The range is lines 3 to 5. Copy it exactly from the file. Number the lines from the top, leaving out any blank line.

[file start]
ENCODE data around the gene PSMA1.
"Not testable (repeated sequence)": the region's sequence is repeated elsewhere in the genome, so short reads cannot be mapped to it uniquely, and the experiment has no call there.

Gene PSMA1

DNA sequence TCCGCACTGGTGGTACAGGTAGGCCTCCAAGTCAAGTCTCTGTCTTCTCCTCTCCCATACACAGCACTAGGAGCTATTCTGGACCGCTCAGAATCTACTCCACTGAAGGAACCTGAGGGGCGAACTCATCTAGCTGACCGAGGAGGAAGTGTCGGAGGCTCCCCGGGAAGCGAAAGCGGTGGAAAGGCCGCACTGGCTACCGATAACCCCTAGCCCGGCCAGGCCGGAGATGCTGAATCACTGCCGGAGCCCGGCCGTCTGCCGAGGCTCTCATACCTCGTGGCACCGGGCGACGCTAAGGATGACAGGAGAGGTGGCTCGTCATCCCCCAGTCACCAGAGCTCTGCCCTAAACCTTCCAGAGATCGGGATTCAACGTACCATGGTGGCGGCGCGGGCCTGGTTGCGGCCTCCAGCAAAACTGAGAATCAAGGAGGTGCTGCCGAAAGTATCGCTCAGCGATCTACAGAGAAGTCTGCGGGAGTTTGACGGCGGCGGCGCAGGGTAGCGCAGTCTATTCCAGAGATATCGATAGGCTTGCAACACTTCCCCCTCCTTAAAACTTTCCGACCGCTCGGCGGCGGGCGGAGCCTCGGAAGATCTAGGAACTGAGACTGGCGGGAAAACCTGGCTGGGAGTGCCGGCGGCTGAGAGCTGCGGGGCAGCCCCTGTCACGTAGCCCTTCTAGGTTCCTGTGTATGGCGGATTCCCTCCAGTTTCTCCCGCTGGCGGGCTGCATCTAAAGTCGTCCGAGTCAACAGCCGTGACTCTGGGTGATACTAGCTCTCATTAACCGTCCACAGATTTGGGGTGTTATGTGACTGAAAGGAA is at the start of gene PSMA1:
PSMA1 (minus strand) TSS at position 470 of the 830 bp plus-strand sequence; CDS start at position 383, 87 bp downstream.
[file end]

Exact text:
Gene PSMA1

DNA sequence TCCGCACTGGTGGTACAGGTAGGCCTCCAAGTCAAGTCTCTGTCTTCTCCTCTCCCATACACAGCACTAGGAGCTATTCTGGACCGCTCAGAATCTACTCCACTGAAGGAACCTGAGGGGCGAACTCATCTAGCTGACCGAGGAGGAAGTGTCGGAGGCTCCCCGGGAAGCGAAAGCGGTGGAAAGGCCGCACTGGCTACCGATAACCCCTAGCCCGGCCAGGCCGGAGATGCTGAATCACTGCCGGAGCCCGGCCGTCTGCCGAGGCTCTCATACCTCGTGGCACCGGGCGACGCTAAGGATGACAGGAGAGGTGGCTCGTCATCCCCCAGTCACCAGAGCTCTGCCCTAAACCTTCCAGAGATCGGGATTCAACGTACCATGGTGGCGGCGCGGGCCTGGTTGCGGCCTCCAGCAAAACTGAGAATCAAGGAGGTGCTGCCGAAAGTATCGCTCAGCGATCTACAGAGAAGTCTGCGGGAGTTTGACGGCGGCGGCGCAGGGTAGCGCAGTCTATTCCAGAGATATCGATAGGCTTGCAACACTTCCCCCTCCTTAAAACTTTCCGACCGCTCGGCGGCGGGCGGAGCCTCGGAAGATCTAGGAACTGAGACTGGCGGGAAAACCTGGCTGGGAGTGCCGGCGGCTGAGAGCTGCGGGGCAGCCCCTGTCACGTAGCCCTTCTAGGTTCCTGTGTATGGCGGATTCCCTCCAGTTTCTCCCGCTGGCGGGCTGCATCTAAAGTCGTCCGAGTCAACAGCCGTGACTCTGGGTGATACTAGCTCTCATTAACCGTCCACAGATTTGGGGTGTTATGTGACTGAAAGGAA is at the start of gene PSMA1:
PSMA1 (minus strand) TSS at position 470 of the 830 bp plus-strand sequence; CDS start at position 383, 87 bp downstream.